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Britax Declares 14,220 Child Safety Seats Unsafe for Infants

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Britax, maker of child safety seats and restraints for automobiles, recalled more than 14,000 car seats late last month due to a manufacturing defect that rendered the seats unsafe for use.

The Britax Chaperone recall website warns that recalled seats may feature a defective rivet in the seat’s harness. In a normal harness, the safety straps can be properly tightened over the infant’s shoulders and secured into the base of the car seat. In the models that are being recalled, however, the harness adjuster has the potential to detach from the seat, which could result in serious injury of the child in the case of a car crash.

According to a recent New York Times article, Britax began investigating the Chaperone car seats in March of last year after receiving 57 complaints from customers in the United States who experienced problems with their seats. By the end of April 2011, the company had discovered the likely cause of the defect and which seats were affected.

Manufacturer’s Delayed Reaction to Defects

The lapse in time between discovery of the defect and the actual recall has left the public wondering why Britax waited nine months to take action in correcting the defective products already on the market. In an email, Britax spokeswoman Mariana Mack defended the company, maintaining that the manufacturing error was corrected by Laredo, the Chinese company that produced the seats, immediately. “Once we completed the risk assessment and determined the population of seats affected, we alerted the NHTSA voluntarily,” she said.

The Britax spokeswoman’s claim to her company’s “voluntary” recall represents a commonly-used misnomer in the world of vehicle and vehicle accessory manufacturing. In reality, manufacturers are required by law to notify the government about safety-related defects. Companies that become aware of product defects face civil penalties if they fail to report the defects to the National Highway Traffic Safety Administration (NHTSA) within five days.

Still, Britax claims no delay in notifying the agency, and maintains that there have been no injuries associated with their defective product.

Are You the Owner of a Defective Child Safety Seat?

According to a press release posted on NHTSA’s website on January 27, the defect affects Britax’s Chaperone child safety seat model numbers E9L692J, EL692K, E9L692L and E9L692M, which were manufactured between September 1, 2010 and April 30, 2011.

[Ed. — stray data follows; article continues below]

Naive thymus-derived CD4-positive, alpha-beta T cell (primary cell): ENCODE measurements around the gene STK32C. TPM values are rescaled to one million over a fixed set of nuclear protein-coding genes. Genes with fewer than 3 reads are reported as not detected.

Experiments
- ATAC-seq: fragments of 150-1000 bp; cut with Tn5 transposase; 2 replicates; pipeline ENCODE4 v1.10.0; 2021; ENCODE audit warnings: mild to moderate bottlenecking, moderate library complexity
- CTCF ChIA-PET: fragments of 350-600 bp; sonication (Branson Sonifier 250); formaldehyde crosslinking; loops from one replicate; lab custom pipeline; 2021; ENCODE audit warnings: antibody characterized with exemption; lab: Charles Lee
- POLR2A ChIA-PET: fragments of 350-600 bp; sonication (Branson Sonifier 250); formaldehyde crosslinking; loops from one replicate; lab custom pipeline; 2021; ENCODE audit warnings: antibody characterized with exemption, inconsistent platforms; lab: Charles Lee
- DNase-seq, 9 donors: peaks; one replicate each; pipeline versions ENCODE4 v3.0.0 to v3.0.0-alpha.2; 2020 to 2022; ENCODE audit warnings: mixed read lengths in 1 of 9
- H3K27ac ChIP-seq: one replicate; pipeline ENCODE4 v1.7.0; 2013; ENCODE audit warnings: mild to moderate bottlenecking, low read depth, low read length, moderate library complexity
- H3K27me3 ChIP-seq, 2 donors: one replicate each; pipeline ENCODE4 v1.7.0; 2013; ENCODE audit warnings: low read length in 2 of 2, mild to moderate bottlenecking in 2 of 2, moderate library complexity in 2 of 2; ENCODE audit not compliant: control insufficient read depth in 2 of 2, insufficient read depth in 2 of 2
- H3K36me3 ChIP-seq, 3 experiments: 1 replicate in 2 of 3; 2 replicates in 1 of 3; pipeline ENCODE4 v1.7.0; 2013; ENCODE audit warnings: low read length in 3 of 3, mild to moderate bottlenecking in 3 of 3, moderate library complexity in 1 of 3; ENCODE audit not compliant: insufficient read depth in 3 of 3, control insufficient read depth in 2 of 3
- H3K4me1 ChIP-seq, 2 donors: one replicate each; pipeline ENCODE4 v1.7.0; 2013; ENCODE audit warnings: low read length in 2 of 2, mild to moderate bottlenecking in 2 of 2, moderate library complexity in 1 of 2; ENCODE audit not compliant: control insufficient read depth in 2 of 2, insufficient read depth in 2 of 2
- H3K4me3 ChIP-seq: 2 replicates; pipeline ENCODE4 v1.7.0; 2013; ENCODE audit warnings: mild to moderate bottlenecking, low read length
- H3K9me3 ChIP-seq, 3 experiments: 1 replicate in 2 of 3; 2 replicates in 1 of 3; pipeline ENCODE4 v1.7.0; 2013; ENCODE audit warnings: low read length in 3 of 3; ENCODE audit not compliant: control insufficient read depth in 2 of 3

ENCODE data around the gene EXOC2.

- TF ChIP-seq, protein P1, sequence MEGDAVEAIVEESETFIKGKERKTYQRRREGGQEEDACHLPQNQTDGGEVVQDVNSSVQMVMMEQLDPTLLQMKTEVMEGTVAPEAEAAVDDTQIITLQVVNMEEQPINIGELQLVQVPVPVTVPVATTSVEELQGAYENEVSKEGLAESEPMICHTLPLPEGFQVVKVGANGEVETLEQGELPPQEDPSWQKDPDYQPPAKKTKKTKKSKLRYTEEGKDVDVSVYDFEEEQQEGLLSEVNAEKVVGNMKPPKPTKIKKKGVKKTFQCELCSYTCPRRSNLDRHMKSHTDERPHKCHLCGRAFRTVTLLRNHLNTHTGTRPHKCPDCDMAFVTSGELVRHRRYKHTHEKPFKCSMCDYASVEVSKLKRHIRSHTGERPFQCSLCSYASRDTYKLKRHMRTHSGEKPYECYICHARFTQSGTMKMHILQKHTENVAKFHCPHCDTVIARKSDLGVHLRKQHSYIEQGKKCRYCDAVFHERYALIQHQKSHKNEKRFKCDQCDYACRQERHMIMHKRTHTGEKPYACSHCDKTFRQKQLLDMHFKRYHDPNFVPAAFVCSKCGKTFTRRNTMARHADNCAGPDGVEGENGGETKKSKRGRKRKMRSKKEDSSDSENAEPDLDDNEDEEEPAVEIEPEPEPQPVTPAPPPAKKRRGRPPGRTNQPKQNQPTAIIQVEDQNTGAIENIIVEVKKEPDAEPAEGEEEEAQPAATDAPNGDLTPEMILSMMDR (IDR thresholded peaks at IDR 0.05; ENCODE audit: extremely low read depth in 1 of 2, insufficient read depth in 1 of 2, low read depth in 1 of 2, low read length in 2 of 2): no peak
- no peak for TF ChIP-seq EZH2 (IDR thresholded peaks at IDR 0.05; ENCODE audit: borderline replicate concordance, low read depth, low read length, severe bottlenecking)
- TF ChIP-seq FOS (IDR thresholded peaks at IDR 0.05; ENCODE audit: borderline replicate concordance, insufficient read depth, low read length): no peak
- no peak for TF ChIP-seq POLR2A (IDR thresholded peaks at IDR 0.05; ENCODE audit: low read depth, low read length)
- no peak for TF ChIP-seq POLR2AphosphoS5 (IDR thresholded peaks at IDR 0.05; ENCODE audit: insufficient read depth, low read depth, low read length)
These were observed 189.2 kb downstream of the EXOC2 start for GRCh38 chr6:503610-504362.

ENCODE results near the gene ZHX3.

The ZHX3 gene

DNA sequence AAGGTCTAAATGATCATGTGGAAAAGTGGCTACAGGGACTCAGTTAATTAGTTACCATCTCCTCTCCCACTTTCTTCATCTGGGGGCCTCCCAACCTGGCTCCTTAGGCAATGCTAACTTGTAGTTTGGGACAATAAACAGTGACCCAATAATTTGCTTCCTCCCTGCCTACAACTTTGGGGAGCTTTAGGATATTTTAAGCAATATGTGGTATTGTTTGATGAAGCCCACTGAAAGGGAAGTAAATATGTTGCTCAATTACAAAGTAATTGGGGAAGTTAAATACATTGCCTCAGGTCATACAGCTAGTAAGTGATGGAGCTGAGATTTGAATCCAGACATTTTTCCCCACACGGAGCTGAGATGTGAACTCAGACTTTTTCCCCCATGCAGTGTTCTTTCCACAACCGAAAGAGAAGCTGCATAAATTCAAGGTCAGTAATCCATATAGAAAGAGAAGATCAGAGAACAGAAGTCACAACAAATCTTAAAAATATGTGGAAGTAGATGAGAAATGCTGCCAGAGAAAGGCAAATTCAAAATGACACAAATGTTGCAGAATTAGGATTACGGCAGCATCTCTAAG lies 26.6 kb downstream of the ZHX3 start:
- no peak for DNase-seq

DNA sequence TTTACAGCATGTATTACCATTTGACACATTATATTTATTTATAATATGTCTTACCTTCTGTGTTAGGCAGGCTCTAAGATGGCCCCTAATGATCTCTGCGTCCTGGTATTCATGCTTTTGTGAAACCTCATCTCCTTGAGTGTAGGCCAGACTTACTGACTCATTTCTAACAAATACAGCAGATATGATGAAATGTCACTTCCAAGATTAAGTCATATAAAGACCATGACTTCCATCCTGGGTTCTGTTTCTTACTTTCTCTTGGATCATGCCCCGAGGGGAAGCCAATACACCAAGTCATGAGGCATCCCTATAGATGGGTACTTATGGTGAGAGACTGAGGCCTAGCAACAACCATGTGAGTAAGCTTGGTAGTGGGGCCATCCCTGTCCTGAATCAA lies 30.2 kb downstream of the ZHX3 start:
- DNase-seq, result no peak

If you are one of the 14,220 owners of a defective Britax Chaperone safety seat, you are eligible to receive a “remedy kit” with replacement parts for your car seat. If the harness on your safety seat has already detached, discontinue its use immediately, and contact the company for a replacement seat. Customers who have registered their Britax products should have already been contacted by the company with information for fixing or replacing the seat. If you have not registered your product yet, you must do so here, and Britax will follow up with details for next steps.

For more information about recalls of other child safety seats, check out safercar.gov. This government website is a great resource for researching the safety of your child car seat, locating safety seat inspection centers near you and registering for recall alerts of child safety products that your family uses. 

Has Your Child Been Injured in an Accident While Restrained in a Defective Car Seat?

Child safety seats are designed to securely hold infants and small children traveling in automobiles, but all too often, manufacturing and design errors lead to defective products being available on the market. In fact, The National Highway Traffic Safety Administration receives an average of eight child restraint recalls per year. If your child has been injured in an accident involving a defective child safety seat, you may be eligible for compensation. Contact our experienced and knowledgeable attorneys at Childers, Schlueter and Smith today for a free consultation to determine whether you may be owed compensation for your child’s injuries.

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